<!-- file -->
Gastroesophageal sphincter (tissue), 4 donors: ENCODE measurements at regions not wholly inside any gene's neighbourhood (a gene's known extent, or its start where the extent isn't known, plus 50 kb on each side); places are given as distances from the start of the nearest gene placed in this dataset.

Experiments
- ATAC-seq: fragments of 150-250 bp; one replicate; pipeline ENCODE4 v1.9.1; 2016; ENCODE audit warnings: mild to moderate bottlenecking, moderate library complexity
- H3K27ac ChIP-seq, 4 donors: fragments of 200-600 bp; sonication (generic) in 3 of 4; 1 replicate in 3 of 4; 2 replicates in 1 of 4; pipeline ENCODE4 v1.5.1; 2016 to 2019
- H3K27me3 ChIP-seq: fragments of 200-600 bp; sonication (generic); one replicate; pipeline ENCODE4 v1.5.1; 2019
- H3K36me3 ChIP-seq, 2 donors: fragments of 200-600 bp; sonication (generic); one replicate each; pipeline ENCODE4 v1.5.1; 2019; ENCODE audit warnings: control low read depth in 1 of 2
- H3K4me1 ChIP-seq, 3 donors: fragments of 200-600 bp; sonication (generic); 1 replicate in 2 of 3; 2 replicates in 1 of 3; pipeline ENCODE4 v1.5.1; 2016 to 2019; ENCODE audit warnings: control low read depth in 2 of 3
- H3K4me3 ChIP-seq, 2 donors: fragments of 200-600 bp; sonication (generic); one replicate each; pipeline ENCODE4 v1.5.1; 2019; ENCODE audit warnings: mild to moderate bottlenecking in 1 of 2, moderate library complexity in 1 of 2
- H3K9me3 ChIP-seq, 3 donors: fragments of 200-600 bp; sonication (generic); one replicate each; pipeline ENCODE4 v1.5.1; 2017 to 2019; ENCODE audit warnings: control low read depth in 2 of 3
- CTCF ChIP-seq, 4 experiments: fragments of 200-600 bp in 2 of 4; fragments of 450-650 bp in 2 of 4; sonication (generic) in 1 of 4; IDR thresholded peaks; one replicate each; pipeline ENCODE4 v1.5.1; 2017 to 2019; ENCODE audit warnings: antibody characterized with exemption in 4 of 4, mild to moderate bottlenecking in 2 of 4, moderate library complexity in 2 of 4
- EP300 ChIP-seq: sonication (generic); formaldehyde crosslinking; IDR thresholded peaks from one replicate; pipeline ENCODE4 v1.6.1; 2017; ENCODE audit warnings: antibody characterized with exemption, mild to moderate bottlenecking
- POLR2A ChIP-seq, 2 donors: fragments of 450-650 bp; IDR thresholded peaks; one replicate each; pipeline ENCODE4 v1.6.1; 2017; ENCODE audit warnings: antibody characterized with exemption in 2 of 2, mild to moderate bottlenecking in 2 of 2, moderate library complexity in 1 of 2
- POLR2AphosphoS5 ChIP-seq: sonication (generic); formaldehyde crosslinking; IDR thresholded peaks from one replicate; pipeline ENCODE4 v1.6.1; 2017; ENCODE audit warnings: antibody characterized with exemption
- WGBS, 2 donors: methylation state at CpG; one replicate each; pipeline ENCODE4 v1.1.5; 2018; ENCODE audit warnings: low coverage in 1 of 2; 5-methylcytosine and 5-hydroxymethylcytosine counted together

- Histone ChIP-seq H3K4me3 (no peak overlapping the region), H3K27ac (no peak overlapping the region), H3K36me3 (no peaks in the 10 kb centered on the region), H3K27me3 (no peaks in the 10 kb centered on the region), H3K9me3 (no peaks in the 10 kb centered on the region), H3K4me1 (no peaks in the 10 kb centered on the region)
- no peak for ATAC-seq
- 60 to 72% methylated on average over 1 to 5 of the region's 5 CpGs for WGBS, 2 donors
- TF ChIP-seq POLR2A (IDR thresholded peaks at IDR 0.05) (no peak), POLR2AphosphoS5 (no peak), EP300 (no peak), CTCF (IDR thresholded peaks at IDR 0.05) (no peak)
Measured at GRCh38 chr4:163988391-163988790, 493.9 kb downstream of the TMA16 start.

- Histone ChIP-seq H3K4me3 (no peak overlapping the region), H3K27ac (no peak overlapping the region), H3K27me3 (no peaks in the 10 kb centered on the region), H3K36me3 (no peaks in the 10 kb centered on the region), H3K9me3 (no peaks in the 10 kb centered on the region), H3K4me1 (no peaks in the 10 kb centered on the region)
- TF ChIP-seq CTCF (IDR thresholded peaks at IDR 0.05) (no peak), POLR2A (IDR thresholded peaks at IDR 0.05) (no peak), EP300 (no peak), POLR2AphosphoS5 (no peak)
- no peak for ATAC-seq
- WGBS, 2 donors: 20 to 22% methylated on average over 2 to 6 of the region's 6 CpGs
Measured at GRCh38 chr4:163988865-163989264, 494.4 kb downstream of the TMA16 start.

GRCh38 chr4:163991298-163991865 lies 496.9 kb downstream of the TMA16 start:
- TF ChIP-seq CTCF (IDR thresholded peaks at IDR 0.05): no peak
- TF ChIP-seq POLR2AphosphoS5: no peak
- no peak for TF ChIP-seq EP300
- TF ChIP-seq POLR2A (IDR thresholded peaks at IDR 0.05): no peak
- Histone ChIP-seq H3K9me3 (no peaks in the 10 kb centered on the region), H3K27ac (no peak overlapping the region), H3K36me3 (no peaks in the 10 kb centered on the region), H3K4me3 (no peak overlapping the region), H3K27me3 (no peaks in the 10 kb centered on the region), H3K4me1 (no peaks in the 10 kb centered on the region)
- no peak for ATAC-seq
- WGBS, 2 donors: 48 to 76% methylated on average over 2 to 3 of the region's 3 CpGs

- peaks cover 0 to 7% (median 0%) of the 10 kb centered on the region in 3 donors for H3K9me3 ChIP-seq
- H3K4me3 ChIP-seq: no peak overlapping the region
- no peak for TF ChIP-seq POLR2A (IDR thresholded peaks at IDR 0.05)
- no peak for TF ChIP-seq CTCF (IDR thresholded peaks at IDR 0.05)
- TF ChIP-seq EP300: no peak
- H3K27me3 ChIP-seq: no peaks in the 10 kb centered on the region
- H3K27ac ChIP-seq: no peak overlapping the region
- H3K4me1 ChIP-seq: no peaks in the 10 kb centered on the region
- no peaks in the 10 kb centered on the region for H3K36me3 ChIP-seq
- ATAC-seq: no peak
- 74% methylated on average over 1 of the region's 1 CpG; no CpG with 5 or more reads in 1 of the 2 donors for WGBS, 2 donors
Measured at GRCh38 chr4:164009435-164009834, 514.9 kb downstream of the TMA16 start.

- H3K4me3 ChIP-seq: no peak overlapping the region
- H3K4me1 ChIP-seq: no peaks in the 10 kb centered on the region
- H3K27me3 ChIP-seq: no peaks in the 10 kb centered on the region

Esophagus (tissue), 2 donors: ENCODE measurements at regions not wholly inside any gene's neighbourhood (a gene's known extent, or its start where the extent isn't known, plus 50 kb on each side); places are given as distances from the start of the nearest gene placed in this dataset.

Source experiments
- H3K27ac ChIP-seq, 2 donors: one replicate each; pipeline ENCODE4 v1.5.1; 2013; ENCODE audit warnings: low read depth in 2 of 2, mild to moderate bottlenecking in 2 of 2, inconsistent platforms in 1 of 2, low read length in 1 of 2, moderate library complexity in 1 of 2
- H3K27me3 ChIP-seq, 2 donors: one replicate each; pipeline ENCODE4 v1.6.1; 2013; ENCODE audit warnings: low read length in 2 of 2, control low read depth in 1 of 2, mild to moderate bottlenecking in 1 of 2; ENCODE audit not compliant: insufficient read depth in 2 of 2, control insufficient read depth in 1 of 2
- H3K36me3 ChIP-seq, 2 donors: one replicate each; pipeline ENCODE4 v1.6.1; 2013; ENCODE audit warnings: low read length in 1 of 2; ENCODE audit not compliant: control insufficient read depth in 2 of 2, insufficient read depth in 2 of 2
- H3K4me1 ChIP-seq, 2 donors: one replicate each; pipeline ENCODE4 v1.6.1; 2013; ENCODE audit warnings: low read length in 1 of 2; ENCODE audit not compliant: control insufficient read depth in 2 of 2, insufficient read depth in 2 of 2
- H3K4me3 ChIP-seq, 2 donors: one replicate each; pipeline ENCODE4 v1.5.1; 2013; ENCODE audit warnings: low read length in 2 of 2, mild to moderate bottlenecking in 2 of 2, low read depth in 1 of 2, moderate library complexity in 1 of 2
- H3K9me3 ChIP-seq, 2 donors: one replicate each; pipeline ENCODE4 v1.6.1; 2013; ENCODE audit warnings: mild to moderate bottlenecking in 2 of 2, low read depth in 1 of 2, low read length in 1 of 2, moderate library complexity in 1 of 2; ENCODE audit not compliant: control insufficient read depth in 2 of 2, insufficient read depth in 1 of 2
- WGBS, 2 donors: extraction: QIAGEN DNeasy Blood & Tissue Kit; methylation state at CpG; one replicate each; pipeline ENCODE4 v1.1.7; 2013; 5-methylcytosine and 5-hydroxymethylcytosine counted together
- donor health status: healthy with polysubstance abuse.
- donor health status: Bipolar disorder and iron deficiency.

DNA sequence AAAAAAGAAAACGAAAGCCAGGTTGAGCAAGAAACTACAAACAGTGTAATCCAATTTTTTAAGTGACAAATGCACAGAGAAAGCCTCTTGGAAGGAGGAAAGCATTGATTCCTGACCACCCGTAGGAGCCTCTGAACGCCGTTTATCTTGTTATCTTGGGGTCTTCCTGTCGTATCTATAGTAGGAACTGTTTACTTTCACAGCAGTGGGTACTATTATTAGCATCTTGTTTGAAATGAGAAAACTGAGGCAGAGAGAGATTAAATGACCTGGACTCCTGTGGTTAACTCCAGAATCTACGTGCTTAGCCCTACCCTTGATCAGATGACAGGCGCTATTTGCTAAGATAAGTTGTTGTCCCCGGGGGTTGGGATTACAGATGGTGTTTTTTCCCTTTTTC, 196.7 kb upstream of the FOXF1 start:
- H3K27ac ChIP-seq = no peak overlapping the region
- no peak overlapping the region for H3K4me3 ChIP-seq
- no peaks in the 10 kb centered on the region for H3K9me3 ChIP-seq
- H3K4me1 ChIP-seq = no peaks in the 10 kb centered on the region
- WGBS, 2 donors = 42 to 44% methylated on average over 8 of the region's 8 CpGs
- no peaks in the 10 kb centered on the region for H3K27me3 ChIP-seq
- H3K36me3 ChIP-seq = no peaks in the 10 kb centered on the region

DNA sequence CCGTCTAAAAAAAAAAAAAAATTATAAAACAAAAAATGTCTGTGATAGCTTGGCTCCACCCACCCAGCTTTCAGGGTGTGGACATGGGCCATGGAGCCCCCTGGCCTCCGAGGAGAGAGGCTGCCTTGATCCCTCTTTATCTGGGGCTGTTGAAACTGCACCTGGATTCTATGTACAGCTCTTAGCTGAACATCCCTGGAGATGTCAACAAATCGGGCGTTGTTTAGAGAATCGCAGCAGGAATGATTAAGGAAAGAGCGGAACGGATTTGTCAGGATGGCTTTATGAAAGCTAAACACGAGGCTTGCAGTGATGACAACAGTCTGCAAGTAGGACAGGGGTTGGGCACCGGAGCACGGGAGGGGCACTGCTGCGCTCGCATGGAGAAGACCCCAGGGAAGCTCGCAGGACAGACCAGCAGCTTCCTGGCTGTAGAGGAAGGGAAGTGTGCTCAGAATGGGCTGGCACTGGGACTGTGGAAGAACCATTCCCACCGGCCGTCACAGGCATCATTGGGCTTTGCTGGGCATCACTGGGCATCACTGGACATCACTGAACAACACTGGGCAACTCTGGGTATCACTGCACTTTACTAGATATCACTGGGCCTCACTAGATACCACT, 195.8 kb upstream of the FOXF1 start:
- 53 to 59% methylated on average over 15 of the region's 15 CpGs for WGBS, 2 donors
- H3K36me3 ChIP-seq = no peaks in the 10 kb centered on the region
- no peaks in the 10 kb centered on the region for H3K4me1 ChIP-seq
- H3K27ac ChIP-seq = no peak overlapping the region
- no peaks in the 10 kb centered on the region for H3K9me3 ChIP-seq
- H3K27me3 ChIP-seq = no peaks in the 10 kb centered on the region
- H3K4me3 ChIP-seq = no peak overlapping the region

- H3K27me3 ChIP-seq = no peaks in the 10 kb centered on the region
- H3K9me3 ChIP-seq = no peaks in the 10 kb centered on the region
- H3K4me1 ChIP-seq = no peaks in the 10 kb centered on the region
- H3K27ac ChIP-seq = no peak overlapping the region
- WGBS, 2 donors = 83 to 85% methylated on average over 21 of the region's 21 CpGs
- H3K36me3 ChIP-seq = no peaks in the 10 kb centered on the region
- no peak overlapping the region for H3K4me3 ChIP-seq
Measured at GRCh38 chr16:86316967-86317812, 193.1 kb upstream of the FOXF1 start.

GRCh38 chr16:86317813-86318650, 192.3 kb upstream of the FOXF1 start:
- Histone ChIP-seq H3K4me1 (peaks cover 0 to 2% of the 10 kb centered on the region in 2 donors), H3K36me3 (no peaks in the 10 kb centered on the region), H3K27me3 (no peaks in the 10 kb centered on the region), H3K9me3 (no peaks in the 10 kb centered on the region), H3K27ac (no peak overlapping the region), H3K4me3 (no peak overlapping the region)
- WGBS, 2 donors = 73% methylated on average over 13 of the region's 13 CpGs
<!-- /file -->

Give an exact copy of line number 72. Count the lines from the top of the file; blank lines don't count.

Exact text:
- no peaks in the 10 kb centered on the region for H3K9me3 ChIP-seq